There is a fundamental problem with transaction cost analysis that limits its utility and hinders its adoption: Does anyone really know what TCA data means? If I told you the cost of your bond trade was four basis points, would you even know what that means? Or would you ask me if four was good, or bad?
Transaction cost analysis without context often looks like a big pile of numbers. Too often the size of the pile is used to imply that there are meaningful insights buried inside, if only we are perceptive enough to find them. And the implied message is the bigger the pile the greater the insights. I once received an equity TCA report from a broker that contained over 45,000 numbers. Nowhere in the report was there any guide to how to interpret these numbers or place them into context. Was the four basis points of post-trade reversion good? Was it bad? How was it even calculated?
With so many numbers and so little context they may as well have used a random number generator to create that report. And now that I think about it, perhaps they did. When I contacted my coverage salesperson (who had sent the report) the answers to my questions seemed as random as the numbers that led to the questions in the first place. It became clear this was an exercise in quantity over quality.
At BondWave we are seeking to provide quality over quantity by developing ways to assign meaning to TCA data. Placing TCA data in the proper context allows us to know if a TCA figure was good, bad, or indifferent.
Defining My Peers
One unique element of fixed income trading is that nearly every disseminated trade report represents the whole of the order. There is very little slicing and dicing of parent orders into child orders resulting in multiple executions on a single parent order. This feature comes in handy when defining peers. A peer can be defined as every trade that resembles my trade, rather than every trader that resembles me. If I am buying a BBB corporate bond with 10.5 years to maturity in institutional size, then I want to compare my execution to other institutionally sized purchases of BBB corporate bonds with 10.5 years to maturity. These are my peers. Once I have a jury of my peers, I can render a verdict on the quality of my execution rather than just calculating the cost.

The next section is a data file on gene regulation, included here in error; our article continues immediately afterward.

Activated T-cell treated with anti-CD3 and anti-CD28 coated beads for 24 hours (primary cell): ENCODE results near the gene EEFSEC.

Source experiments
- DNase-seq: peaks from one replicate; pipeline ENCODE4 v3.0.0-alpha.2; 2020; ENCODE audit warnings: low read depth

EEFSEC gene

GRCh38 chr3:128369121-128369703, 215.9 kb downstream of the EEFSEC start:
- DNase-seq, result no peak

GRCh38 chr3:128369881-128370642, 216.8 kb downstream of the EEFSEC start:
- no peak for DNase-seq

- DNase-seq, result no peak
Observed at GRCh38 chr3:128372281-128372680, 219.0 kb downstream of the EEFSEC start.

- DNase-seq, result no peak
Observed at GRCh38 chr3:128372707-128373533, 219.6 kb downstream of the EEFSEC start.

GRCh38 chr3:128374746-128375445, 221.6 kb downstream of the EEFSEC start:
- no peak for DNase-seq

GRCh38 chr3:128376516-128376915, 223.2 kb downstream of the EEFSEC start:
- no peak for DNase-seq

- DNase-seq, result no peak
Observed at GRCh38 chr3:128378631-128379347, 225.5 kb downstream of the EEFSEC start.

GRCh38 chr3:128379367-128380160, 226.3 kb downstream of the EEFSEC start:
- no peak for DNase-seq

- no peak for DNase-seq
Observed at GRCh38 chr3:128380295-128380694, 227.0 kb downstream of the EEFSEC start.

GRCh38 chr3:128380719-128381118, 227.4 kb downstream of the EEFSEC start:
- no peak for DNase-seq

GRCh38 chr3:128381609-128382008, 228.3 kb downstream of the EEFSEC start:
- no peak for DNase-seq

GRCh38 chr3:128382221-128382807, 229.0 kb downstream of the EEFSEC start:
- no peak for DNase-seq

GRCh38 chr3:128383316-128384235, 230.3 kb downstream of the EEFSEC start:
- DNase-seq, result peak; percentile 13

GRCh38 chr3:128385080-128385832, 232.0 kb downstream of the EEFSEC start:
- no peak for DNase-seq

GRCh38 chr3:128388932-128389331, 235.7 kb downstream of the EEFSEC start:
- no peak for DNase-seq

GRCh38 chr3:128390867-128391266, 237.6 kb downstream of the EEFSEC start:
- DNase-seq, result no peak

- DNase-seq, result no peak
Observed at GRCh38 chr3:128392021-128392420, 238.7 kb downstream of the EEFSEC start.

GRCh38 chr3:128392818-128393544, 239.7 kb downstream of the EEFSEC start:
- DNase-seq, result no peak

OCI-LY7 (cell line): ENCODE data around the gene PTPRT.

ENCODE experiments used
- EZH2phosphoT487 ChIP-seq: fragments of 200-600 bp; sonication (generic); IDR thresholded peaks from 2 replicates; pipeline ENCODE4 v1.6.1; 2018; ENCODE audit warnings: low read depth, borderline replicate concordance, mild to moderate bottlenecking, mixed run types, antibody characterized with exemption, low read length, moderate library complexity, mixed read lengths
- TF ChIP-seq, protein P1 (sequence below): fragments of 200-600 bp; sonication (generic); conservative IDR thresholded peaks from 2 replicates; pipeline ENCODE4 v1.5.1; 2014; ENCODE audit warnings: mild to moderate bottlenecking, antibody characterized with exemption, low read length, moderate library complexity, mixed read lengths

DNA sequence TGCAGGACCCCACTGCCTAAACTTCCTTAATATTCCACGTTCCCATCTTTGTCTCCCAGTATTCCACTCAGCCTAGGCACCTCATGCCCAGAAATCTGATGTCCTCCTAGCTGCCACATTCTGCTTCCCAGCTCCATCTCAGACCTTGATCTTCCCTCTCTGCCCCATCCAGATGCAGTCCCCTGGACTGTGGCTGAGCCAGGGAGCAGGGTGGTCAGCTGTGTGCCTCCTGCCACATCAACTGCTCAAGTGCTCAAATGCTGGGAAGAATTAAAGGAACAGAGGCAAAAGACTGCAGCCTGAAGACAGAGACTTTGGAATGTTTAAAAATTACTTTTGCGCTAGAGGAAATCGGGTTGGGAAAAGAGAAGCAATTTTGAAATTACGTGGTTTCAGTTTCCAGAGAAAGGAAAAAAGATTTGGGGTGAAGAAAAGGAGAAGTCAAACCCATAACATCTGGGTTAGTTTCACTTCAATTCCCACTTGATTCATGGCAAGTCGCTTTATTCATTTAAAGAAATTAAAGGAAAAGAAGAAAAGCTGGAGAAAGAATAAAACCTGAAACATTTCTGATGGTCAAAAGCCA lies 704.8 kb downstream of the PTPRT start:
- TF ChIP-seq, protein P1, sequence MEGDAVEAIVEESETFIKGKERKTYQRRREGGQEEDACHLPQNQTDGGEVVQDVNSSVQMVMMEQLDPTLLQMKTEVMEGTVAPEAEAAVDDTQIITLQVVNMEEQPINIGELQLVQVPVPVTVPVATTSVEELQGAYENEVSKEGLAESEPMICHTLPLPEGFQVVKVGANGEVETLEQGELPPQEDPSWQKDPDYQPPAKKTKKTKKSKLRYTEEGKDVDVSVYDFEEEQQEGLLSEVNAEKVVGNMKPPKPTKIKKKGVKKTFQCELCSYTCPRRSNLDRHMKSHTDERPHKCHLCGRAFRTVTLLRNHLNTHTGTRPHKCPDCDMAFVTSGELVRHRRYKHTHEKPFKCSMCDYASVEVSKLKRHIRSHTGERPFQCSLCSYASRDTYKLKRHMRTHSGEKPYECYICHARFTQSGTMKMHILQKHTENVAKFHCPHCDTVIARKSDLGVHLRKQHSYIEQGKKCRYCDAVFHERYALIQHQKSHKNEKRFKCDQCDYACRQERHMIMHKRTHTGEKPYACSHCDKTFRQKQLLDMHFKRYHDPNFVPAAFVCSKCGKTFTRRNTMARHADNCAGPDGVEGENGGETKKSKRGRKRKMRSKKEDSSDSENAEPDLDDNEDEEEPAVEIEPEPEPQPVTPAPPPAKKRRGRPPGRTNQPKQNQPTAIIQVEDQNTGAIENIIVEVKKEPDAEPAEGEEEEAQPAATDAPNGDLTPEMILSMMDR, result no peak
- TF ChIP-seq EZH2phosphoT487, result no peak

Going back to one of our original questions, if I told you the cost of your trade was four basis points, would you even know what that means? Well, if I also told you that the average cost for all trades that are like your trade is five basis points then it would mean that you have done an above average job. But if I told you the average cost for your peers is only three basis points that would mean there is room for improvement.
This leads to other areas of improvement in using trade costs, we can now make more valid statements across trades of all types. If all costs are defined as performance relative to my peers, I can finally compare trades I have done at different sizes across different maturities and ratings in a meaningful way. I can also compare across brokers even when the nature of the trades going to them differs.
Managing Transaction Quality
At BondWave we often say, “If you do not measure it, you cannot manage it.” Measuring transaction costs is a minimum requirement for every trader. But measuring transaction quality can prove much more fruitful. Recognizing that there are many ways to transact fixed income trades, it becomes important to measure and compare these alternatives. And by expanding from transaction cost measurement to transaction quality measurement we also expand the comparison to all alternatives executed by all peers.